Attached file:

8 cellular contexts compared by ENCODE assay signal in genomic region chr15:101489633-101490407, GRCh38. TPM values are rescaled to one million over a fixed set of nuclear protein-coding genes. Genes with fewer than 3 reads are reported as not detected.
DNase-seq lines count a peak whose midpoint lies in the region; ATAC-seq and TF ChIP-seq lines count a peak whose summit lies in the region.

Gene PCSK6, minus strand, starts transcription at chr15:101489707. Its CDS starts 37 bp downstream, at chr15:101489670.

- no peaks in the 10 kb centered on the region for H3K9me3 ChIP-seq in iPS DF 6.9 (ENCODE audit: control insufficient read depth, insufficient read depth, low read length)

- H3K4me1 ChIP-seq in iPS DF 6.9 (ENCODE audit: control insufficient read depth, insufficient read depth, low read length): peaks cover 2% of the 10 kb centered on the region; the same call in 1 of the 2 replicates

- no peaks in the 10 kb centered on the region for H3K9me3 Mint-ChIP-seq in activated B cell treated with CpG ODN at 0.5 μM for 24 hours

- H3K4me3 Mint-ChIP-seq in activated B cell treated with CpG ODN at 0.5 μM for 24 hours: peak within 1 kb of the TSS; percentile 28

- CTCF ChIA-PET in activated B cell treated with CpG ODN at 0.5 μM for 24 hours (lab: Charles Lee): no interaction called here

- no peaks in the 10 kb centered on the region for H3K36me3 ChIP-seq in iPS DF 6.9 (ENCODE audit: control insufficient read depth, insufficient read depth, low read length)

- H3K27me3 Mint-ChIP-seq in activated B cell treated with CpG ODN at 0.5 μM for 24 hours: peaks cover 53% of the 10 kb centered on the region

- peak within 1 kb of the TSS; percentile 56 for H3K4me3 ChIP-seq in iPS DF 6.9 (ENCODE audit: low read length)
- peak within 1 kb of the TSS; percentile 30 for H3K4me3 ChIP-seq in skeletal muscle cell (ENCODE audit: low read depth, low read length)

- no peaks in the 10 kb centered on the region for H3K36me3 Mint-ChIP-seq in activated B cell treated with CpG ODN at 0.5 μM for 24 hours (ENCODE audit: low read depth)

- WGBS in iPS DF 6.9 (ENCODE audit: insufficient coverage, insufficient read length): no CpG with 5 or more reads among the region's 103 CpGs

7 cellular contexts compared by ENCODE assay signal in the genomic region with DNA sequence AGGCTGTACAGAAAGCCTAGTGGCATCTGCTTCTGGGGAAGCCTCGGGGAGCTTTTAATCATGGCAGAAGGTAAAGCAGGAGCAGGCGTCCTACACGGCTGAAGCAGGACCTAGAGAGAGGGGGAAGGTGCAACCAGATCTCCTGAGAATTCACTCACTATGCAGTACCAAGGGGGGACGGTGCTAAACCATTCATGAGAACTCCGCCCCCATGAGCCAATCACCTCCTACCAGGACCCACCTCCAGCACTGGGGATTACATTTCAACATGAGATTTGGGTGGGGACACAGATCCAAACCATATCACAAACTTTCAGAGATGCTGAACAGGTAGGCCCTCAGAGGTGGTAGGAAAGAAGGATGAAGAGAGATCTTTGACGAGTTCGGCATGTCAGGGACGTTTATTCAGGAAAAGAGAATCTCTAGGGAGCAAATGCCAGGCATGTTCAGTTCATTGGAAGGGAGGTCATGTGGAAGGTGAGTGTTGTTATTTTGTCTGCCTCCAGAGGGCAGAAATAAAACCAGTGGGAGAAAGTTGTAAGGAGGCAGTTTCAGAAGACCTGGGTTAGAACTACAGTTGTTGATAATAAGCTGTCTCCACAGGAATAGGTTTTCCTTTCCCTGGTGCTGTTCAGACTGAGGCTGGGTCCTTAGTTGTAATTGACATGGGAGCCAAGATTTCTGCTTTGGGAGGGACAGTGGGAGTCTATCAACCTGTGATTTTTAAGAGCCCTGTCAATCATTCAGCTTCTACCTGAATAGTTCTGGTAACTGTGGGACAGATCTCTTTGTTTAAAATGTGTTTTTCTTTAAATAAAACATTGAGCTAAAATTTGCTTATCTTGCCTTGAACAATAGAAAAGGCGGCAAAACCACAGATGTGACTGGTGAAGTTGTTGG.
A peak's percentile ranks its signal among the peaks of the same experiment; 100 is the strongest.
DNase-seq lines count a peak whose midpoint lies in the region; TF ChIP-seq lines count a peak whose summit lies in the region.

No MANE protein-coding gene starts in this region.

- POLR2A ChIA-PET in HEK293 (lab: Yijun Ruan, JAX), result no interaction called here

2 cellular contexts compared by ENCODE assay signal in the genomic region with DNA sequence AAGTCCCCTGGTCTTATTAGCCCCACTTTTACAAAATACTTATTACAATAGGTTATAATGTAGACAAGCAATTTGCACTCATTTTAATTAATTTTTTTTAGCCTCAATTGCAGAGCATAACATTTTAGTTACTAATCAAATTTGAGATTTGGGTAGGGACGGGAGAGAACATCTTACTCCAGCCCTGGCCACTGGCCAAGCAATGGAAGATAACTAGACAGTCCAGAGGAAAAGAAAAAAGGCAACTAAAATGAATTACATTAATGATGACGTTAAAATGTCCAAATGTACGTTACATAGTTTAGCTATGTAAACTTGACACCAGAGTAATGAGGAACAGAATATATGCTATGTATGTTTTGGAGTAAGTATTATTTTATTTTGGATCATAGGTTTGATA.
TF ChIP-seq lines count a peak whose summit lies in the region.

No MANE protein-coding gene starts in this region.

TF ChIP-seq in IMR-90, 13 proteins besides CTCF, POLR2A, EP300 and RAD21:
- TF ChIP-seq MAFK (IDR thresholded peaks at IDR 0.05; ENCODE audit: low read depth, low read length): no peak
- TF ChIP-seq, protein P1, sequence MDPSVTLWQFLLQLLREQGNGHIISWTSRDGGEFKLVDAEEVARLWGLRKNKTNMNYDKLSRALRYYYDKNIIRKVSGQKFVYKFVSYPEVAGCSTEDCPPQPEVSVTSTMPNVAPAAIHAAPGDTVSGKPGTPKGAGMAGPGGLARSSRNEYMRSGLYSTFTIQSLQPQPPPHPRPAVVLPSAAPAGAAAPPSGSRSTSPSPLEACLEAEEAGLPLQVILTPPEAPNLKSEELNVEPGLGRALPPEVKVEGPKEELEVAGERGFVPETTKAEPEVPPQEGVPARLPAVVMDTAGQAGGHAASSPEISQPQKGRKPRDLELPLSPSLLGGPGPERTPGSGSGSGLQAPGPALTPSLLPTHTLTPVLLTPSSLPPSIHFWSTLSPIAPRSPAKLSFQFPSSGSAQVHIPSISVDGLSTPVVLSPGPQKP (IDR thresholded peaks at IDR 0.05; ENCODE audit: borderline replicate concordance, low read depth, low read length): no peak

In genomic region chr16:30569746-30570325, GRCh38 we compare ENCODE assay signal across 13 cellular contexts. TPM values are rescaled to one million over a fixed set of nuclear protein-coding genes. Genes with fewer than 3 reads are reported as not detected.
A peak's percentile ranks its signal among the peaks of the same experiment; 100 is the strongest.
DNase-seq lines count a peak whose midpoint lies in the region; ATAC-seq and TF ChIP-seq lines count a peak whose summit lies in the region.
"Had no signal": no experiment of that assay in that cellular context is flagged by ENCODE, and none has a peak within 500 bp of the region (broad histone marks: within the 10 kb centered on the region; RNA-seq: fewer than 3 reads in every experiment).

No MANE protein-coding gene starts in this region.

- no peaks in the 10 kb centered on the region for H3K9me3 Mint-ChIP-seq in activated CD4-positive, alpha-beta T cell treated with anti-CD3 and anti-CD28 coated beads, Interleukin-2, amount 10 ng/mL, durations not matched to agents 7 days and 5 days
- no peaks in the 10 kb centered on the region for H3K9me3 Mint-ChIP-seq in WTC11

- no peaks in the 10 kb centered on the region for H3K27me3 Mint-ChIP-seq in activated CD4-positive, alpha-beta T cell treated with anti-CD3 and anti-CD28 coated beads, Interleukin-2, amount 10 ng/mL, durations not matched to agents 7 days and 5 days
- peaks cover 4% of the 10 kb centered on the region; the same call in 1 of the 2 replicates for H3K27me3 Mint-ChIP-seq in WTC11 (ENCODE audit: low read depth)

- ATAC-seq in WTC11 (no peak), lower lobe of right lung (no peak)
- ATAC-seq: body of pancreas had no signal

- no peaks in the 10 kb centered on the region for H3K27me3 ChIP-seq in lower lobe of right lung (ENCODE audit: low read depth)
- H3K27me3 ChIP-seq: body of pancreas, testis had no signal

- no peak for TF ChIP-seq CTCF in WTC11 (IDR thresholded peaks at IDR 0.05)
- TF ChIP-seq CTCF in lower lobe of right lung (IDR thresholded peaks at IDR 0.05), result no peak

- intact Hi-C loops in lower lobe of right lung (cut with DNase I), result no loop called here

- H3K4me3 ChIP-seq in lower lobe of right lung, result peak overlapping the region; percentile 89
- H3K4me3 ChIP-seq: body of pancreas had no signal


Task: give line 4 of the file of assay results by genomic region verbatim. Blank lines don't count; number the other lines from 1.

- no peaks in the 10 kb centered on the region for H3K9me3 ChIP-seq in iPS DF 6.9 (ENCODE audit: control insufficient read depth, insufficient read depth, low read length)